One reason Clemson’s defense has been college football’s best

One reason Clemson’s defense has been college football’s best

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One reason Clemson’s defense has been college football’s best

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When you look at Clemson’s defense the last few of years, it has been ranked in the top 5 and top 10 in virtually every category.

Of course, a lot of the attention has gone to the Tigers’ front four during that time, when it had Christian Wilkins, Dexter Lawrence, Clelin Ferrell and Austin Bryant dominating the line of scrimmage. All four of those guys are now in the NFL and three of them—Ferrell, Wilkins and Lawrence—were selected in the first 17 picks of last year’s NFL Draft.

This year, Clemson’s secondary has received much of the credit and deservedly so as corner A.J. Terrell and safeties K’Von Wallace and Tanner Muse are having All-Conference and All-American type seasons.

However, the position that perhaps has really allowed Brent Venables’ schemes to shine is that of the SAM/Nickel position.

Dorian O’Daniel, now playing with the Kansas City Chiefs in the NFL, first took off in the 2016 season. His versatility at the position gave Venables the ability to play his 4-3 base when he needed to and quickly shift to his nickel and dime packages without having to sub different players in and out to counter offenses’ hurry up schemes and spread looks.

O’Daniel was big enough to play up and stop the run when the Tigers were in their base defense and then blitz off the edge or cover the slot receiver, tight end or running back out of the backfield when offenses went four wide or showed empty set looks.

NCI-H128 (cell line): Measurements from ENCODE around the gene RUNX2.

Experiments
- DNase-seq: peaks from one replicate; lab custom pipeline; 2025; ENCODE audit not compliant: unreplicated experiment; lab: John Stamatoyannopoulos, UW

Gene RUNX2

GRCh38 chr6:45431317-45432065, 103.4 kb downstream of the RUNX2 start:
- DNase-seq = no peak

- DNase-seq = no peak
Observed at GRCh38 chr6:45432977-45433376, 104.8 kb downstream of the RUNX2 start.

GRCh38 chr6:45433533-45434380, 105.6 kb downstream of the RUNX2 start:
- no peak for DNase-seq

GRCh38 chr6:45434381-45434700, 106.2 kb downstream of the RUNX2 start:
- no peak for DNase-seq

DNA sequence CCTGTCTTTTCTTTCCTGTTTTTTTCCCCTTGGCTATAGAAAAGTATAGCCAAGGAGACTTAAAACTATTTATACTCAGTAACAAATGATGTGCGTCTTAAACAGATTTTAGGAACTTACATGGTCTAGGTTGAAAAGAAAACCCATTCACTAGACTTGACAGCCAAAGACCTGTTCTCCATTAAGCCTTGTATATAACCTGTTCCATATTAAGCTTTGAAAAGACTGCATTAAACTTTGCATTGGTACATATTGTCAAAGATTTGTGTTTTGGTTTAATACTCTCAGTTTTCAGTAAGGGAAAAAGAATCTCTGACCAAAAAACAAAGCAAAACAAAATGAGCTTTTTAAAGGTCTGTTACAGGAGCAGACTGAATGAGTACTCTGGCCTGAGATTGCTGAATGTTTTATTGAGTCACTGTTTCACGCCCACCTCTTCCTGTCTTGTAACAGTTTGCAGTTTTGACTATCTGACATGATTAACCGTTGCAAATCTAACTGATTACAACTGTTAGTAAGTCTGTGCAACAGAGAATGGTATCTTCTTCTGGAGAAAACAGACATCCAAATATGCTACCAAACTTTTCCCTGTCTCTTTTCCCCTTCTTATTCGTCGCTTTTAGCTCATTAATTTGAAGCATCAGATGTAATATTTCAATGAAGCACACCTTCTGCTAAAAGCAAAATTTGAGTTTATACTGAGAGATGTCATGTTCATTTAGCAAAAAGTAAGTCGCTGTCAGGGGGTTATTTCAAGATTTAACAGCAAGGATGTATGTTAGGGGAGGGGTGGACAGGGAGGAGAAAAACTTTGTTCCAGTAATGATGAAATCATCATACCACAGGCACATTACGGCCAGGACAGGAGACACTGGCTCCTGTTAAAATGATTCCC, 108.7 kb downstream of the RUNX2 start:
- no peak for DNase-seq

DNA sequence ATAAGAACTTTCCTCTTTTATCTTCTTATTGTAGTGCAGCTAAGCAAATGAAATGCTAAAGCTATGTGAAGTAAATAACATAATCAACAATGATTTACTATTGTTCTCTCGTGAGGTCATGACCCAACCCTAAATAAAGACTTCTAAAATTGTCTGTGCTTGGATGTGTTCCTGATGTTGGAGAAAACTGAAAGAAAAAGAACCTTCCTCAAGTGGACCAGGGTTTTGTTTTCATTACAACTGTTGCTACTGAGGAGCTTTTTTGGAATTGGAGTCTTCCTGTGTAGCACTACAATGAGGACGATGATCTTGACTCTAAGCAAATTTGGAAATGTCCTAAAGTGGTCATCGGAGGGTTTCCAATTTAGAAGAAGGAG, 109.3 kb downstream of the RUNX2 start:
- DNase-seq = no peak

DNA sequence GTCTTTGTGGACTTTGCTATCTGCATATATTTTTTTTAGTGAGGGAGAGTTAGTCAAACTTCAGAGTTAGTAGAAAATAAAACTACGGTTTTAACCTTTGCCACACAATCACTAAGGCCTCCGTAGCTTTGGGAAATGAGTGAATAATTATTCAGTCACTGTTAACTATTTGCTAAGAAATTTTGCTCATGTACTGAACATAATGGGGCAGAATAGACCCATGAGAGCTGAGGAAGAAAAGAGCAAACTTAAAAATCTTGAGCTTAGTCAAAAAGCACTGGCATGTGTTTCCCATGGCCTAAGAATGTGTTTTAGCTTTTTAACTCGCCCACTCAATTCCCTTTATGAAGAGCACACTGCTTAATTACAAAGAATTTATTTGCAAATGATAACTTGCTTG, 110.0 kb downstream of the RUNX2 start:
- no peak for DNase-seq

“It is great. You can always, as long as they are subbing and situationally to sub your one player for another, but that is not easy to do,” Clemson’s defensive coordinator said. “You get 85 scholarships and to have somebody with that kind of versatility is hard to find. So, it is a great luxury and the more they play, the better they will be.”

O’Daniel blossomed in his role, becoming an All-American in 2017, while being a finalist for the Butkus Award as the nation’s best linebacker. When O’Daniel moved on to the NFL at the end of the 2017 season, Isaiah Simmons took over. And though it took a little while for him to fully understand his job, by the end of the Tigers’ second national championship run in three years, he had a complete understanding of what he was supposed to do inside the scheme.

In the spring and summer, the 6-4, 230-pound redshirt junior perfected his position and got a better understanding of the entirety of the defense as well. This year, he has emerged as one of the best defensive players in the country.

Heading into Week 11 of the college football season, Simmons is the only Power 5 player with 65 tackles, 11.5 tackles for loss and 6 sacks. He also has one interception, has broken up 6 passes and has 12 quarterback pressures.

On Monday, Simmons was named a semifinalist for the Butkus Award.

“It has certainly helped Isaiah, too, in his growth,” Venables said. “He has learned how to play versus big people, versus the option, versus the spread and all of it.”

And the versatility of O’Daniel and Simmons has given Clemson the luxury of playing whatever scheme it wants without having to switch out players to accomplish it. The results, the Tigers have been the most efficient defense in each of the last three seasons.

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